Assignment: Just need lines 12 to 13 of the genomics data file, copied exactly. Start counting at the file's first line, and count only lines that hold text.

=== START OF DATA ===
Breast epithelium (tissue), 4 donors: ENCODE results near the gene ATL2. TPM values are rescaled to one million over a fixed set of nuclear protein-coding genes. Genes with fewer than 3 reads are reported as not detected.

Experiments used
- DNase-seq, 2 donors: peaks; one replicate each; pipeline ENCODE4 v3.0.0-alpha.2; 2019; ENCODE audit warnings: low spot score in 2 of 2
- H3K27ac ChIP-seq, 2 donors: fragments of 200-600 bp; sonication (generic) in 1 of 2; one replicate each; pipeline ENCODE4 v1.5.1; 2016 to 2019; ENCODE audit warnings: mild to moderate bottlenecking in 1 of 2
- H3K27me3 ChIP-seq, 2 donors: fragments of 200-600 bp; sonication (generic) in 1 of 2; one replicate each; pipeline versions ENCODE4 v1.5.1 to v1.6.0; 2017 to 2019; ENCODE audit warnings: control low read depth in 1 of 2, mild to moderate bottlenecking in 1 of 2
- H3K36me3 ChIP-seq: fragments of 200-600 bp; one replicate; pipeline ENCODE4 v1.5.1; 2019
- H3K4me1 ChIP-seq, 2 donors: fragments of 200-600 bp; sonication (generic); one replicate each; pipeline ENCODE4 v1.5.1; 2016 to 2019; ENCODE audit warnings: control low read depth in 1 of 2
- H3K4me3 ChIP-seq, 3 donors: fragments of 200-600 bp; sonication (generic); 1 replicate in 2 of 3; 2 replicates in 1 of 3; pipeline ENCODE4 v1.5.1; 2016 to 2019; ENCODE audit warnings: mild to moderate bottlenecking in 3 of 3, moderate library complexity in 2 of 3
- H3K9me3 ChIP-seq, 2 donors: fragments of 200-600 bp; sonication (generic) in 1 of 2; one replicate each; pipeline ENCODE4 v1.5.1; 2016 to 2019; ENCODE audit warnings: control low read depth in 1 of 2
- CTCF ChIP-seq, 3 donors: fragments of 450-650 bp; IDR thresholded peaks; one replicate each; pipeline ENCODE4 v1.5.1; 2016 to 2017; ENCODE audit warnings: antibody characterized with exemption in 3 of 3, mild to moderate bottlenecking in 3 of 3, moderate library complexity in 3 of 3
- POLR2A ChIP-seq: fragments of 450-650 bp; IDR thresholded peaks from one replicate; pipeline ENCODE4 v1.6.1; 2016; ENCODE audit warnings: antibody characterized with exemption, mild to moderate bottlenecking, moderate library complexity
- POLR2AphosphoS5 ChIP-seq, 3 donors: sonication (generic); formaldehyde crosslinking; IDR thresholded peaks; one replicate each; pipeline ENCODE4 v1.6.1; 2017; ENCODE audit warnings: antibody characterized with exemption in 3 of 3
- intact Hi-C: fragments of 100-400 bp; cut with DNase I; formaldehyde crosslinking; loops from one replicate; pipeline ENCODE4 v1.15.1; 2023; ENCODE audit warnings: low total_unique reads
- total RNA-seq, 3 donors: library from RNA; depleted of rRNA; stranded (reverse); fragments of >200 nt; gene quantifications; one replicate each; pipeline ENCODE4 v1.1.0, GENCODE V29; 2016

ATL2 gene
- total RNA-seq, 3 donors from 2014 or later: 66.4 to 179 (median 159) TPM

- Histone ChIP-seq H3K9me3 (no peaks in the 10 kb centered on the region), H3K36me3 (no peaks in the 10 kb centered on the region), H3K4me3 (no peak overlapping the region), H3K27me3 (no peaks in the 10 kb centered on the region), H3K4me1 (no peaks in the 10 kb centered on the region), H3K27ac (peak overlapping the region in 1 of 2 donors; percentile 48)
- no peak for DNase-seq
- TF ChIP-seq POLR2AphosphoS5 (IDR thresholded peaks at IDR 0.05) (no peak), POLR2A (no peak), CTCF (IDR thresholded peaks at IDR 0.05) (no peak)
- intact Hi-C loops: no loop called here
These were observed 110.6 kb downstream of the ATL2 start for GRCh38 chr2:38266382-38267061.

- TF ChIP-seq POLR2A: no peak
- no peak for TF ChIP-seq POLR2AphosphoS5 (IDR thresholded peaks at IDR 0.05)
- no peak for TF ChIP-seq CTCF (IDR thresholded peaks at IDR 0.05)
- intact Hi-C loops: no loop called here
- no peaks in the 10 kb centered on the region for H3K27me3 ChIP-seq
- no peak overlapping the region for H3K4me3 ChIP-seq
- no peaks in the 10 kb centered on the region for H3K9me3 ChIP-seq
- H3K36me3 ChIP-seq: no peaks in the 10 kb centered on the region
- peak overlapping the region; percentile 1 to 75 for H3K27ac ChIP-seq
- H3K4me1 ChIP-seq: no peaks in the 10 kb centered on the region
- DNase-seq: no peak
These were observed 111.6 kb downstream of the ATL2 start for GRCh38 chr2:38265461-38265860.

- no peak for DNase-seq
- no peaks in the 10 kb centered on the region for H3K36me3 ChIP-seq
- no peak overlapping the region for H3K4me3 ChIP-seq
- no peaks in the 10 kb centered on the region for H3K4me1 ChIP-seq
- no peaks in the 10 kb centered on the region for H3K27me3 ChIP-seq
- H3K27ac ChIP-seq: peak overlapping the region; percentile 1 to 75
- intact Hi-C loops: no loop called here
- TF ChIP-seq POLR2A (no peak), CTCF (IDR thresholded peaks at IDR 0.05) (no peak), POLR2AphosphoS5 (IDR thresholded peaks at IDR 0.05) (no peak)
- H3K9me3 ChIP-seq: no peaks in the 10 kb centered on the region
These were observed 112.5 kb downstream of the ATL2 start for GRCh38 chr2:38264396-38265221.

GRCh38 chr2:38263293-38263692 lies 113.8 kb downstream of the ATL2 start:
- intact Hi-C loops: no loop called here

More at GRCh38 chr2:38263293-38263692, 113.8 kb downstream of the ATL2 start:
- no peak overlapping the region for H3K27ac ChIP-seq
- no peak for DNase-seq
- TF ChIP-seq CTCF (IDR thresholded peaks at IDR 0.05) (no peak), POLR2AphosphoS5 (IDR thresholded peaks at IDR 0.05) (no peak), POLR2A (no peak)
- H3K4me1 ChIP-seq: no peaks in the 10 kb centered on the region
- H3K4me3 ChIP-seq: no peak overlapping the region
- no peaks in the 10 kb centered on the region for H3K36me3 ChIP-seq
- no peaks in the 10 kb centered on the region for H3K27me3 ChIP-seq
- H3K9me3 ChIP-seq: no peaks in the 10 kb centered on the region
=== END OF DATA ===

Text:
- POLR2AphosphoS5 ChIP-seq, 3 donors: sonication (generic); formaldehyde crosslinking; IDR thresholded peaks; one replicate each; pipeline ENCODE4 v1.6.1; 2017; ENCODE audit warnings: antibody characterized with exemption in 3 of 3
- intact Hi-C: fragments of 100-400 bp; cut with DNase I; formaldehyde crosslinking; loops from one replicate; pipeline ENCODE4 v1.15.1; 2023; ENCODE audit warnings: low total_unique reads